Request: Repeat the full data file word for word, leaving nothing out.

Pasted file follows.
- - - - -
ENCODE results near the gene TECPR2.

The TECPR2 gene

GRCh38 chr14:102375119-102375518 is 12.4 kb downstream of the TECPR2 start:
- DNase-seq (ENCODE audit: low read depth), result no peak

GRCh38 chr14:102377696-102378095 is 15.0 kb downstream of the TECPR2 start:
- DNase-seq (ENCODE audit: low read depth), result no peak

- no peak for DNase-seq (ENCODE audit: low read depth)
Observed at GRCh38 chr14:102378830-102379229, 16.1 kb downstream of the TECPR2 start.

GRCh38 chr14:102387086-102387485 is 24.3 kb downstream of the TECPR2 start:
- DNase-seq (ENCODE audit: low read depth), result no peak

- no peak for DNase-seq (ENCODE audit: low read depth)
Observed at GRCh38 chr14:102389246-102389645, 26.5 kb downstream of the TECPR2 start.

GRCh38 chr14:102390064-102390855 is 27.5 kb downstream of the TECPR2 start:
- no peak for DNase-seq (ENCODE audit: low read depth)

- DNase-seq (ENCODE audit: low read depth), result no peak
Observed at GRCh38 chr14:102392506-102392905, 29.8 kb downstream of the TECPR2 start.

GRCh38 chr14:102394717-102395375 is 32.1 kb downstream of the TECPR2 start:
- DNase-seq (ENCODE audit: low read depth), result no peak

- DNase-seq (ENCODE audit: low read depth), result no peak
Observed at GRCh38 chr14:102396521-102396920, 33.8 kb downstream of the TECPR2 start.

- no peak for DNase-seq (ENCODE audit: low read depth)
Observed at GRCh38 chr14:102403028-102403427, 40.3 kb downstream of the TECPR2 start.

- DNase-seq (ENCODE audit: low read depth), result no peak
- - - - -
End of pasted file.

ENCODE results near the gene TECPR2.

The TECPR2 gene

GRCh38 chr14:102375119-102375518 is 12.4 kb downstream of the TECPR2 start:
- DNase-seq (ENCODE audit: low read depth), result no peak

GRCh38 chr14:102377696-102378095 is 15.0 kb downstream of the TECPR2 start:
- DNase-seq (ENCODE audit: low read depth), result no peak

- no peak for DNase-seq (ENCODE audit: low read depth)
Observed at GRCh38 chr14:102378830-102379229, 16.1 kb downstream of the TECPR2 start.

GRCh38 chr14:102387086-102387485 is 24.3 kb downstream of the TECPR2 start:
- DNase-seq (ENCODE audit: low read depth), result no peak

- no peak for DNase-seq (ENCODE audit: low read depth)
Observed at GRCh38 chr14:102389246-102389645, 26.5 kb downstream of the TECPR2 start.

GRCh38 chr14:102390064-102390855 is 27.5 kb downstream of the TECPR2 start:
- no peak for DNase-seq (ENCODE audit: low read depth)

- DNase-seq (ENCODE audit: low read depth), result no peak
Observed at GRCh38 chr14:102392506-102392905, 29.8 kb downstream of the TECPR2 start.

GRCh38 chr14:102394717-102395375 is 32.1 kb downstream of the TECPR2 start:
- DNase-seq (ENCODE audit: low read depth), result no peak

- DNase-seq (ENCODE audit: low read depth), result no peak
Observed at GRCh38 chr14:102396521-102396920, 33.8 kb downstream of the TECPR2 start.

- no peak for DNase-seq (ENCODE audit: low read depth)
Observed at GRCh38 chr14:102403028-102403427, 40.3 kb downstream of the TECPR2 start.

- DNase-seq (ENCODE audit: low read depth), result no peak